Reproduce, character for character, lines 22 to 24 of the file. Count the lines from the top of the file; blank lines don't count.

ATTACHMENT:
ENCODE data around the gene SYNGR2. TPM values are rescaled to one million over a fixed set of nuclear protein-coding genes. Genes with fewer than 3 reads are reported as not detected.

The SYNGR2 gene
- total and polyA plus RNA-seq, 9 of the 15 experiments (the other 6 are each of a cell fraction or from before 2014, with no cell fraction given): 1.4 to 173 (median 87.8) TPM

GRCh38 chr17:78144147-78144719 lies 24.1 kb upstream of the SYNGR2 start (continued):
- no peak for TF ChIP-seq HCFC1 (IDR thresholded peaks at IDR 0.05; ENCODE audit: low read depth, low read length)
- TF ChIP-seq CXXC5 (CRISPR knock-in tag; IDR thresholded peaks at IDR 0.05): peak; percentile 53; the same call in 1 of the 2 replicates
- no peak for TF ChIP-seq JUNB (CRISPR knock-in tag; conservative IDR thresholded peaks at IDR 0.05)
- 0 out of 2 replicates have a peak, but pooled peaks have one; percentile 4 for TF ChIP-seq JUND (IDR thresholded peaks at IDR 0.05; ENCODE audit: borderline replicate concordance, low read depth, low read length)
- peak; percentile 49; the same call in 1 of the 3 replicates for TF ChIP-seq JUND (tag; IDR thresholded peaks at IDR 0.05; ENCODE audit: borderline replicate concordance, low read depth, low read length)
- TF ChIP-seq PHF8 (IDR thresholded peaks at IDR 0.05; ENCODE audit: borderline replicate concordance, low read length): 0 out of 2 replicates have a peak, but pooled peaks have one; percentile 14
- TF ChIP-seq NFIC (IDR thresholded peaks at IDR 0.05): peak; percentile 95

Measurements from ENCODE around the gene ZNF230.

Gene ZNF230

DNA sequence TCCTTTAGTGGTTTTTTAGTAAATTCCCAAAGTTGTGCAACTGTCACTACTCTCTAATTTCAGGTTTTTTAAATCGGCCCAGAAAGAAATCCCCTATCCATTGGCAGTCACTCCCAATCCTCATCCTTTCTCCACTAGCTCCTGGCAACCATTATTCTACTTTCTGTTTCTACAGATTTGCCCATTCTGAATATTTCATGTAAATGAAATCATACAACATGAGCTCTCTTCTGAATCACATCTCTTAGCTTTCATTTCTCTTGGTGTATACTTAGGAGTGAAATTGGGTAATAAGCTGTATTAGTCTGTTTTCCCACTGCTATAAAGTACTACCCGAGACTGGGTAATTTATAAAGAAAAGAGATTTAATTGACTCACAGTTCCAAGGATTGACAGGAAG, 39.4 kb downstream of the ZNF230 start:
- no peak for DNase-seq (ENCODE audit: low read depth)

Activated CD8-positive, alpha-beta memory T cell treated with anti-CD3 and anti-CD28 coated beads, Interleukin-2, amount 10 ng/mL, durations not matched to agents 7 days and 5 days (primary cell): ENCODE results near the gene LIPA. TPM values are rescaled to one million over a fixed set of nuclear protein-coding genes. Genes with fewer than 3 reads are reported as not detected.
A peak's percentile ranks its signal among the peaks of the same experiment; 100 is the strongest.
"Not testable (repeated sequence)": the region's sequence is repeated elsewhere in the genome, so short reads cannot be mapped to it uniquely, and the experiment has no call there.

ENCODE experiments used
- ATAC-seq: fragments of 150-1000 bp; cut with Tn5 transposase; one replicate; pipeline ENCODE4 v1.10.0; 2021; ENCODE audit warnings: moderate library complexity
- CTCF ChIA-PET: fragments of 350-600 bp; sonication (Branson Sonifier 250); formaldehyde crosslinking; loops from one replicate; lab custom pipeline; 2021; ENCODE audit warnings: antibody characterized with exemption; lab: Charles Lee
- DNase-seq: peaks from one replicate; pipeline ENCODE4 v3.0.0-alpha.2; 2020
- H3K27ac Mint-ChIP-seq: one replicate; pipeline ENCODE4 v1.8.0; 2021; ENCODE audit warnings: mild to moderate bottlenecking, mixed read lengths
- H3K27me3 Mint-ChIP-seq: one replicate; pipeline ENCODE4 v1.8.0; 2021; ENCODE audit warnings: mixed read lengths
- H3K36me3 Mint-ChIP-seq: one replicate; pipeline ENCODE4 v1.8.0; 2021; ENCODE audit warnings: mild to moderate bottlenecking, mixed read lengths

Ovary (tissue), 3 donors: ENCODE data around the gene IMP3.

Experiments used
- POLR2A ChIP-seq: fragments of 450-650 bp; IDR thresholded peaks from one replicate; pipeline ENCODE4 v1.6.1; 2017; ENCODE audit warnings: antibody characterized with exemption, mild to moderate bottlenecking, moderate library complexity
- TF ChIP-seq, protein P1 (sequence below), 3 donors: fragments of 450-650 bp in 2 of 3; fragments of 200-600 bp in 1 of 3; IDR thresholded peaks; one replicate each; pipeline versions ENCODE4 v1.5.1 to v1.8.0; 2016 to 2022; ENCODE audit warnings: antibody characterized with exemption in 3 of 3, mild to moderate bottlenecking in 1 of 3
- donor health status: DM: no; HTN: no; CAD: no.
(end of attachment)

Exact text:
- DNase-seq: peaks from one replicate; pipeline ENCODE4 v3.0.0-alpha.2; 2020
- H3K27ac Mint-ChIP-seq: one replicate; pipeline ENCODE4 v1.8.0; 2021; ENCODE audit warnings: mild to moderate bottlenecking, mixed read lengths
- H3K27me3 Mint-ChIP-seq: one replicate; pipeline ENCODE4 v1.8.0; 2021; ENCODE audit warnings: mixed read lengths